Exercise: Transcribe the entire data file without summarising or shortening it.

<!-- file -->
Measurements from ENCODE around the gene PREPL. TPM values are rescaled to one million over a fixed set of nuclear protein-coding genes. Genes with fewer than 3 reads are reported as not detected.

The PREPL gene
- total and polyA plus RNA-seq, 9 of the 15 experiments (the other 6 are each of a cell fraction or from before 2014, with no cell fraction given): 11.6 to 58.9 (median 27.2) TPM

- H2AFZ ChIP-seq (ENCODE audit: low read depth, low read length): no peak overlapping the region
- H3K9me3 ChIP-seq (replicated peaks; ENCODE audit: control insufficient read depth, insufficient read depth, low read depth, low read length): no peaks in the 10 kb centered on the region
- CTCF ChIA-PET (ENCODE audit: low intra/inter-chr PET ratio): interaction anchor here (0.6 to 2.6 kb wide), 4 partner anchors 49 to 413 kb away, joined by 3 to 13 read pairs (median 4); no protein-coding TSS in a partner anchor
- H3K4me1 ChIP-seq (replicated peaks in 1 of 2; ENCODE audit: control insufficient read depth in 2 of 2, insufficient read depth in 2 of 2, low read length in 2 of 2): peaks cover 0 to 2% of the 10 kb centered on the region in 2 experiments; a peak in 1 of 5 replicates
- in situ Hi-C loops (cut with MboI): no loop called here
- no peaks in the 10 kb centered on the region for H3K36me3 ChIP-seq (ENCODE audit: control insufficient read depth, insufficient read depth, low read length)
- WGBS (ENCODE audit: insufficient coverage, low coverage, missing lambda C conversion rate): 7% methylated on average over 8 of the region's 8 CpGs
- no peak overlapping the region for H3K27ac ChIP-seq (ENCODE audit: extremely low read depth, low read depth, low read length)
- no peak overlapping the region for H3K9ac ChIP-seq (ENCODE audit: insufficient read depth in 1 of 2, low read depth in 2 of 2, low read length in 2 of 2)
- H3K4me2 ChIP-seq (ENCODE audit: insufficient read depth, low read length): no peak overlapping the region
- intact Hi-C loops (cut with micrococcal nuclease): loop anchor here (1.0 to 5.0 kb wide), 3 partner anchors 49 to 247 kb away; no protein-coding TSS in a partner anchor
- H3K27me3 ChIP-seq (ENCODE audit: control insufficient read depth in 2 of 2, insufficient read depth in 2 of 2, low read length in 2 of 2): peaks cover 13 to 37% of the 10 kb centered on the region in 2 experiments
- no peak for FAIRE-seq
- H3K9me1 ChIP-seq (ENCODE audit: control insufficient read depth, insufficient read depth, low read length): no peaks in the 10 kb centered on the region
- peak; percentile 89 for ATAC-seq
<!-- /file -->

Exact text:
Measurements from ENCODE around the gene PREPL. TPM values are rescaled to one million over a fixed set of nuclear protein-coding genes. Genes with fewer than 3 reads are reported as not detected.

The PREPL gene
- total and polyA plus RNA-seq, 9 of the 15 experiments (the other 6 are each of a cell fraction or from before 2014, with no cell fraction given): 11.6 to 58.9 (median 27.2) TPM

- H2AFZ ChIP-seq (ENCODE audit: low read depth, low read length): no peak overlapping the region
- H3K9me3 ChIP-seq (replicated peaks; ENCODE audit: control insufficient read depth, insufficient read depth, low read depth, low read length): no peaks in the 10 kb centered on the region
- CTCF ChIA-PET (ENCODE audit: low intra/inter-chr PET ratio): interaction anchor here (0.6 to 2.6 kb wide), 4 partner anchors 49 to 413 kb away, joined by 3 to 13 read pairs (median 4); no protein-coding TSS in a partner anchor
- H3K4me1 ChIP-seq (replicated peaks in 1 of 2; ENCODE audit: control insufficient read depth in 2 of 2, insufficient read depth in 2 of 2, low read length in 2 of 2): peaks cover 0 to 2% of the 10 kb centered on the region in 2 experiments; a peak in 1 of 5 replicates
- in situ Hi-C loops (cut with MboI): no loop called here
- no peaks in the 10 kb centered on the region for H3K36me3 ChIP-seq (ENCODE audit: control insufficient read depth, insufficient read depth, low read length)
- WGBS (ENCODE audit: insufficient coverage, low coverage, missing lambda C conversion rate): 7% methylated on average over 8 of the region's 8 CpGs
- no peak overlapping the region for H3K27ac ChIP-seq (ENCODE audit: extremely low read depth, low read depth, low read length)
- no peak overlapping the region for H3K9ac ChIP-seq (ENCODE audit: insufficient read depth in 1 of 2, low read depth in 2 of 2, low read length in 2 of 2)
- H3K4me2 ChIP-seq (ENCODE audit: insufficient read depth, low read length): no peak overlapping the region
- intact Hi-C loops (cut with micrococcal nuclease): loop anchor here (1.0 to 5.0 kb wide), 3 partner anchors 49 to 247 kb away; no protein-coding TSS in a partner anchor
- H3K27me3 ChIP-seq (ENCODE audit: control insufficient read depth in 2 of 2, insufficient read depth in 2 of 2, low read length in 2 of 2): peaks cover 13 to 37% of the 10 kb centered on the region in 2 experiments
- no peak for FAIRE-seq
- H3K9me1 ChIP-seq (ENCODE audit: control insufficient read depth, insufficient read depth, low read length): no peaks in the 10 kb centered on the region
- peak; percentile 89 for ATAC-seq